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A featured book in our on-line sales is Days with Chief Joseph by Erskine Wood. In the archives of General John Gibbon, preserved by the Pennsylvania Historical Society in Philadelphia, we found a handwritten letter by young Erskine Wood in 1893. Erskine was 14 years old and wrote this letter to his great-uncle General John Gibbon, then Commander of Department of the Columbia. Erskine was spending his second autumn with Chief Joseph and his family at Nespelem, WA. The boy was learning to hunt and fish with native ways and absorbing the language and culture of the exiled Nez Perce band.

Erskine was also close to "Uncle John" and visited the Gibbon household on Vancouver Barracks' Officers' Row many times. Erskine was born on Officers' Row in 1879 to parents Lt. C.E.S. and Nanny Wood. John Gibbon and his wife Frances were uncle and aunt to Nan Wood.

In Erskine Wood's journal/memoir (available on this website: Days with Chief Joseph, ISBN # 0-9631232-1-1, Rosewind Press, $11.95), the writer regrets that he never told his father of Chief Joseph's request for a breeding stallion when his father asked the boy about an appropriate gift. The elder Erskine undoubtedly did not recall writing his letter to Uncle John on behalf of Chief Joseph. (We've attached a copy of the letter to this story.)

The question remains unanswered if Joseph received a stallion from Gibbon in 1893. I believe it is possible. Gibbon commanded a vast resource-rich military department that stretched from Oregon to Alaska, Washington to Montana. Even though the two met in battle at the Big Hole in 1877, each held a respect for the other. This came to the forefront when General Gibbon met Chief Joseph at Nespelem, WA, in December 1885 as the native band returned from an enforced government exile of eight years in a barren campsite in Oklahoma. Personal papers from the Pennsylvania archive revealed the meeting between Gibbon and Joseph with Arthur "Ad" Chapman as interpreter. Chief Joseph explained that his people had been sent north to the Colville Reservation without payment, blankets or food. The Indian Agent had told them that the northern reservation agent would provide for them. Gibbon quickly realized that the Oklahoma agent had swindled the Joseph band of what little they owned, including several horses, and that the Colville tribe had little to spare. Sharing their reservation's meager allowance, particularly in winter, would endanger all native people living in Nespelem. The government's agent Mr. Dickson was ordered by Gibbon to contact Washington D.C. immediately to initiate remedies to the lack of goods. Joseph explained that his stallion was sold in Oklahoma (Indian Territory) for $150 but the Indian Agent there promised that he would receive the funds at Nespelem. No such arrangements had been made. Infuriated by this poor treatment and fraud, Gibbon ordered military stores to the reservation. The stores were to continue until the US Government eventually upheld their promise to provide for Joseph's band at Nespelem.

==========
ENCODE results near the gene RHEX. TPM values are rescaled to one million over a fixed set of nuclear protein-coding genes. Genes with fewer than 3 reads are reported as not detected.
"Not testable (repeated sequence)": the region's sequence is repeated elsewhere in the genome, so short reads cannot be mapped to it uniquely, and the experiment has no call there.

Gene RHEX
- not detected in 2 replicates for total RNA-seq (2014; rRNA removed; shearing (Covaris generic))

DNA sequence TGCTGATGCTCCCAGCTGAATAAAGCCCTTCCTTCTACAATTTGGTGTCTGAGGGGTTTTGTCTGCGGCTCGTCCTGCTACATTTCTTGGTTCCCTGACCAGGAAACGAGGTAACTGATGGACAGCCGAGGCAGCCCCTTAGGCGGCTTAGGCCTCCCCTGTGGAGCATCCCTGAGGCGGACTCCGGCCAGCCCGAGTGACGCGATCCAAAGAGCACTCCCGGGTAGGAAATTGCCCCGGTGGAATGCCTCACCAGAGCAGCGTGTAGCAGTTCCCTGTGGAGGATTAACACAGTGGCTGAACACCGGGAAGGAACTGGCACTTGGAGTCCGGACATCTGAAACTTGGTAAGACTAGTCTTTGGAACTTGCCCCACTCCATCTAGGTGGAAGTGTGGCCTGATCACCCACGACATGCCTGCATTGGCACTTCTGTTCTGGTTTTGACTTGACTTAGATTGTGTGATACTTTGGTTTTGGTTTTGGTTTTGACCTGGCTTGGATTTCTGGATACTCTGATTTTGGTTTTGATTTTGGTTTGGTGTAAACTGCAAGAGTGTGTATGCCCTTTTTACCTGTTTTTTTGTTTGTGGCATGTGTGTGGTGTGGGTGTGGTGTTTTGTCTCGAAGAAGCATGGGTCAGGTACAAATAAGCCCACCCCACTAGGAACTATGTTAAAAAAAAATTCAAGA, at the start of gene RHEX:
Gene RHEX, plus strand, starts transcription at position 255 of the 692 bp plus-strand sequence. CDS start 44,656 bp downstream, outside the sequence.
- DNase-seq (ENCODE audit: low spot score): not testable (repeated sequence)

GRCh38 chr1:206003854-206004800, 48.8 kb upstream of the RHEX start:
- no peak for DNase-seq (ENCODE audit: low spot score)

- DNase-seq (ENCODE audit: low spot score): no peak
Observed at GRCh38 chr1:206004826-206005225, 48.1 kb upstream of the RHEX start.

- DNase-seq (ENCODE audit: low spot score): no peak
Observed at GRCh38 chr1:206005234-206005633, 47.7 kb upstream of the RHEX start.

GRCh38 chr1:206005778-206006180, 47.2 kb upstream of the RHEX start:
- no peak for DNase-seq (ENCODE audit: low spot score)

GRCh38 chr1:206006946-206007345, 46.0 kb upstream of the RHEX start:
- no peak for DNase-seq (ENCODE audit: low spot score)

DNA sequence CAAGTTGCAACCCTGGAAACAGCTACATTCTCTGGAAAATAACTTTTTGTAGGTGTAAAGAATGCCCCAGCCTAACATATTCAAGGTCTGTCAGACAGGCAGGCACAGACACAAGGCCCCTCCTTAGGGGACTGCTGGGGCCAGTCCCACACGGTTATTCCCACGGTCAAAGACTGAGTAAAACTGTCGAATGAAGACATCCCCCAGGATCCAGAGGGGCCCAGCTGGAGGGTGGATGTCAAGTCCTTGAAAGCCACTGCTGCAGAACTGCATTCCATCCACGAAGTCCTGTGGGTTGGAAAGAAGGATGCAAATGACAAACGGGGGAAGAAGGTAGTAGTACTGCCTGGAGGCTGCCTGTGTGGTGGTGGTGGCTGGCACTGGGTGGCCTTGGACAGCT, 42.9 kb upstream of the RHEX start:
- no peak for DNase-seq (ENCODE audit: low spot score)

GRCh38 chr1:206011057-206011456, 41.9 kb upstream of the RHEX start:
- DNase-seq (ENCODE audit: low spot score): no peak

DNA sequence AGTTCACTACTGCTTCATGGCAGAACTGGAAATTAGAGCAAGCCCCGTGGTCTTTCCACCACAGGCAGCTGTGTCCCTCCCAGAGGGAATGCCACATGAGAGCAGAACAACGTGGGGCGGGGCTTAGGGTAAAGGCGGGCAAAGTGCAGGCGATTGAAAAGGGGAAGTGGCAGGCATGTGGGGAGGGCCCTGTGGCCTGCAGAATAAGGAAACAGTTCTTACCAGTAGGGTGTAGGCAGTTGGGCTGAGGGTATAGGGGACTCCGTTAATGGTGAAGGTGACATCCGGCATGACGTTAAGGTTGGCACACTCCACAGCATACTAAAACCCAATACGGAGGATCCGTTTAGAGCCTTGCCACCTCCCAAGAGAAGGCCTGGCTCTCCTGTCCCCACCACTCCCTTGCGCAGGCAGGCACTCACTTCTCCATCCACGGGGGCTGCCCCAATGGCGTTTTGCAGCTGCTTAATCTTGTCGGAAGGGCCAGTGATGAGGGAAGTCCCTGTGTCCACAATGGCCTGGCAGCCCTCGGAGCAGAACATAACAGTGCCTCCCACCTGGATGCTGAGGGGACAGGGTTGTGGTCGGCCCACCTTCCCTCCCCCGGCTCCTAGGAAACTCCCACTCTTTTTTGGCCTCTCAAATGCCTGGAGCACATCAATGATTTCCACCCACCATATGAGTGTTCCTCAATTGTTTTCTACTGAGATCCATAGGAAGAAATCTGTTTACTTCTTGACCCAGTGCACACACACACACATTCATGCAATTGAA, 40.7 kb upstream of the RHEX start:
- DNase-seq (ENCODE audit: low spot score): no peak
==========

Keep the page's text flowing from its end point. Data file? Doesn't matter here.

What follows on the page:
Chief Joseph was invited to the general's new home (now known as the Marshall House on Officers' Row) and dined with several families living on the Row. Joseph also visited the C.E.S. Wood home in Portland. It was there that he met the couple's children and invited young Erskine to live and hunt with him at Nespelem.

Living in Vancouver to age 104, Erskine became a successful attorney in the law firm founded by his father. He recalled his adventures with Chief Joseph and his family for the rest of his life. We hope that General Gibbon fulfilled the gift of a breed stallion to Chief Joseph.

Mary Rose

Friends of Fort Vancouver National Historic Site

The pages of the letter below reads:
Page 1 (right side)
Nespelem Dec 12th, 1893
Dear Uncle Gibbon I have just received your letter concerning Joseph and now we are going to answer it.
[Erskine writing for Joseph] My dear friend Gen. Gibbon I am well and so are all of my people.
     I have a very small house and long ago Washington promised me a good house. I would like you to speak about it.
[Erskine inserts his remarks here.] This is very true about his house it is a little bit of a thing with two rooms each about 8 x 8. It is so small that he don't live in it and there are cracks between the boards.
Page 2 (left side)
[Joseph continues...] I want a buggy that will hold 4 people. 
I don't like the idea of selling the land in Lapai [Lapwai].
[Erskine inserts ...] I don't know if Joseph means selling it or dividing it but maybe you do. I think he means dividing it now, and he says that all the Indians will have very sick hearts if it is all cut up.  
Joseph _______________ 
[Joseph's words] I am friendly to all the white people and have a good heart for everyone. 
[Erskine continues ...] Joseph is through now so I will have to say good-by as I am going to start for Wilbur [WA] now. 
Yours truely,

Page 3 (right side)
P.S. I would like to have an American stallion so as to make the breed of my people's horses better.

Erkine Wood's 1893 to Uncle (General) John Gibbon p. 1

Erskine's letter to Uncle Gibbon p. 2

Days with Chief Joseph by Erskine Wood

The journal/memoir of a 14 year old youngster who lived with the Nez Perce Chief Joseph for two hunting seasons in the early 1890's. 

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